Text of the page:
Xenophobic German Party Targets Muslims
30 Apr 2012 04:18 GMT
 

CAIRO - Plans by a far-right group in the German state of North Rhine-Westphalia to put anti-Islam caricatures depicting Prophet Mohammed (Peace be upon him) outside mosques to draw voters are worrying German politicians who (more)

CAIRO - Plans by a far-right group in the German state of North Rhine-Westphalia to put anti-Islam caricatures depicting Prophet Mohammed (Peace be upon him) outside mosques to draw voters are worrying German politicians who accused it of carrying out a xenophobic hate campaign against German Muslims.

"Pro NRW is committing spiritual arson," Interior Minister in state Ralf Jäger told Die Welt on Sunday, April 29.

"The party is consciously taking into account that Muslims will feel provoked and upset.”
Xenophobic Germany

Controversy started when Pro-NRW, (short for the German state North Rhine-Westphalia), said it plans to run a ‘Muhammad cartoon contest', referring to Prophet Muhammad (peace be upon him).

A cash prize was also designed for the "best" anti-Islamic caricature, named after Danish cartoonist Kurt Westergaard, who was responsible for the 2005 cartoons which provoked the anger of the Muslim world.

"Pro NRW", which has been categorized as an extremist right-wing group by the domestic intelligence agency, also intends to send activists to 25 mosques throughout the state in the run-up to the election on May 13, staging protests in Cologne, Bonn, Düsseldorf, Aachen, Wuppertal and Solingen.

Pro NRW showed cartoons of Muhammad on Saturday at demonstrations in the cities of Essen and Gelsenkirchen.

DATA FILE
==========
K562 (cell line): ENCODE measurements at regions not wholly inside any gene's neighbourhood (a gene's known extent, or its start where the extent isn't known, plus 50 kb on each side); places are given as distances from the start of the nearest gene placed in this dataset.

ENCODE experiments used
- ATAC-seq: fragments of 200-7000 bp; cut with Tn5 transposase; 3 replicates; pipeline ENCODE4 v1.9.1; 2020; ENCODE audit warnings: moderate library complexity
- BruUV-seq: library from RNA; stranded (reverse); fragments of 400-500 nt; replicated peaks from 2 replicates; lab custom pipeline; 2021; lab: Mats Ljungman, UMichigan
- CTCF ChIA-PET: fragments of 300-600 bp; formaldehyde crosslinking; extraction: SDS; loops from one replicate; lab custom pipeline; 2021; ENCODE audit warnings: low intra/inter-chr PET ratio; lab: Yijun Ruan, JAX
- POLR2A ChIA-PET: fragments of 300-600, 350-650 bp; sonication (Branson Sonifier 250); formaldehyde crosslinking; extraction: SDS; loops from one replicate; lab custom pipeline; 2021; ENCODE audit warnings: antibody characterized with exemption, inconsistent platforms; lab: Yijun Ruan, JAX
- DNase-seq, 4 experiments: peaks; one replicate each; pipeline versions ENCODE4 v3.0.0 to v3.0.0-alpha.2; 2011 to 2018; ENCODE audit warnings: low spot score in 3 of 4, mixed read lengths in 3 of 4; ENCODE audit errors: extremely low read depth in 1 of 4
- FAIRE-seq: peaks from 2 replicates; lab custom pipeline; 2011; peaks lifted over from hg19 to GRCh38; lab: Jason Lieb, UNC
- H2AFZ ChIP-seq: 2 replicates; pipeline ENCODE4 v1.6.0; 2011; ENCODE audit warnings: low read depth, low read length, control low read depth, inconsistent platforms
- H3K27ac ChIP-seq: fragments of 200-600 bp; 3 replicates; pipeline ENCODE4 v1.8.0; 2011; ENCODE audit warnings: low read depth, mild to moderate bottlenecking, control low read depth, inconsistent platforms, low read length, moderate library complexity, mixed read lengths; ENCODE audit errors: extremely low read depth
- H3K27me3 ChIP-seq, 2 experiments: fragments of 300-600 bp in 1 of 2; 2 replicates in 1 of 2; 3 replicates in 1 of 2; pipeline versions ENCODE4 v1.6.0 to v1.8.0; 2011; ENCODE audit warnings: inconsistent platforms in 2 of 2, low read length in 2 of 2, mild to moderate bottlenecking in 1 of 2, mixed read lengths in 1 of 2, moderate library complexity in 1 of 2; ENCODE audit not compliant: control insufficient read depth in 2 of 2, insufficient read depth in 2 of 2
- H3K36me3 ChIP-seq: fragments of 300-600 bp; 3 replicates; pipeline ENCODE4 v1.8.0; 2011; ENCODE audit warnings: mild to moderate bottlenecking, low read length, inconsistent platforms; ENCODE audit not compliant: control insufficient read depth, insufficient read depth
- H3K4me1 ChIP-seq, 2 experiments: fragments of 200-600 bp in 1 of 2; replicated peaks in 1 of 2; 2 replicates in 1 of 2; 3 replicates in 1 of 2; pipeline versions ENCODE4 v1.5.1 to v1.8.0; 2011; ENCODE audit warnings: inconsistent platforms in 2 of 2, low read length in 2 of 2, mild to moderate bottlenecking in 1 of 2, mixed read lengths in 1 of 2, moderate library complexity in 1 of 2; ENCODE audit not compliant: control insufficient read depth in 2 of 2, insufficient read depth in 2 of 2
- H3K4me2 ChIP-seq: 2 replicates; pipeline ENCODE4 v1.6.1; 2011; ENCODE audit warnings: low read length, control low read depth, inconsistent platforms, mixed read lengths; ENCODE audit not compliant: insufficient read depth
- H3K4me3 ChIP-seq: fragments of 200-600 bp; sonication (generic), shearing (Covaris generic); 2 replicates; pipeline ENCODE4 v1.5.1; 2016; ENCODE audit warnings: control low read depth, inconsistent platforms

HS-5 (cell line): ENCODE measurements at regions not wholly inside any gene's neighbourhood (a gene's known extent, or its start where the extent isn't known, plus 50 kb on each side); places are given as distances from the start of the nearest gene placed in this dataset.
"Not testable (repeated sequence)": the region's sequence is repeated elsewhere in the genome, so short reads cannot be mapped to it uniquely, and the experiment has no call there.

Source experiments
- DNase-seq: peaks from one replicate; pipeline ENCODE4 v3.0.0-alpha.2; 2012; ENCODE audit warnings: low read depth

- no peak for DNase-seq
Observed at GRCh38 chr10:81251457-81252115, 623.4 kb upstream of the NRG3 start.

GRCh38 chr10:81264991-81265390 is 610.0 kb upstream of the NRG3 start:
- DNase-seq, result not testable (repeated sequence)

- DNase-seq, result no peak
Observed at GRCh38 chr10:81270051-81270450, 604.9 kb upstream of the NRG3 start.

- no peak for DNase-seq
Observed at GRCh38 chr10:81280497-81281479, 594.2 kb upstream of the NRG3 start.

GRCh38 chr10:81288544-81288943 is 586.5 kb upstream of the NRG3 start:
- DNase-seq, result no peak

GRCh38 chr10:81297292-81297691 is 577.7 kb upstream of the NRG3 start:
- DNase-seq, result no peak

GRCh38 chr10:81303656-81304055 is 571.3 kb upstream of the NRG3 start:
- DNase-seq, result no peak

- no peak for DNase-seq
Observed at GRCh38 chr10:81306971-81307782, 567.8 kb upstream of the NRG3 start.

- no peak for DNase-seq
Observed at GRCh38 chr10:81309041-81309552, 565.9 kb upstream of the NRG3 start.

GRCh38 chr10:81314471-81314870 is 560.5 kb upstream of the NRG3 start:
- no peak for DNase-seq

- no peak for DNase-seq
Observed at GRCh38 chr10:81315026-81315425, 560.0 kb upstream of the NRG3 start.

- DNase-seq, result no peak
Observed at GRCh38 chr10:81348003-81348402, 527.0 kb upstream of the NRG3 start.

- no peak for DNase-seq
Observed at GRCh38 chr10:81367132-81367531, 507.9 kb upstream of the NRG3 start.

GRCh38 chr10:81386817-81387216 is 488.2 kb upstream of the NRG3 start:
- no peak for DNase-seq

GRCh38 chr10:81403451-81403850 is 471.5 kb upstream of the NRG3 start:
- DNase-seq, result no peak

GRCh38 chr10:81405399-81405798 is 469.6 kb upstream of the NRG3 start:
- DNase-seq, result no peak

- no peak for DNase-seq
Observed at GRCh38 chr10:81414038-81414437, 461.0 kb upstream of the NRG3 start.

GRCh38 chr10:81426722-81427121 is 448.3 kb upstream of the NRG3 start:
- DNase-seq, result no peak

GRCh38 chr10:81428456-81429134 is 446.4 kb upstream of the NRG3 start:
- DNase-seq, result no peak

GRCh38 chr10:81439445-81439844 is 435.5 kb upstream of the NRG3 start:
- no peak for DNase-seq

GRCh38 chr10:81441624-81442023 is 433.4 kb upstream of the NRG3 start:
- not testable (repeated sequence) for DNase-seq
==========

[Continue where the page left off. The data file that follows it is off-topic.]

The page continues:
Some 100 protestors attended the demonstrations, and they were outnumbered by hundreds of counter-demonstrators, reports said.

"The so-called cartoon contest is deliberately aimed at provoking Muslims," Jäger said.

Xenophobia

Trying to prevent protests, the interior minister condemned the campaign, expressing support for planned counter-demonstrations.

“The authorities will exhaust all legal avenues to prevent a xenophobic hate campaign," Jäger told Die Welt.

"All democrats agree xenophobic incitement has no place here," he added.

Interior Minister Hans-Peter Friedrich warned of a possible confrontation between Muslims and right-wing extremists, saying it could have unforeseeable consequences for public safety.

He told lawmakers that this deliberate provocation by Pro NRW would inflame tensions and lead to violent clashes.

He added that German embassies and companies operating abroad might also be affected, similar to the protests in Muslim countries following the publication in 2005 of Danish cartoons.

Germany is believed to be home to nearly 4 million Muslims, including 220,000 in Berlin alone. Turks make up an estimated two thirds of the Muslim minority.

Germans have grown hostile to the Muslim presence recently, with a heated debate on the Muslim immigration into the country.

A recent poll by the Munster University found that Germans view Muslims more negatively than their European neighbors.

Germany's daily Der Spiegel had warned last August that the country is becoming intolerant towards its Muslim minority.

According to a 2010 nationwide poll by the research institute Infratest-dimap, more than one third of the respondents would prefer "a Germany without Islam."

Reproduced with permission from OnIslam.net



-- OnIslam


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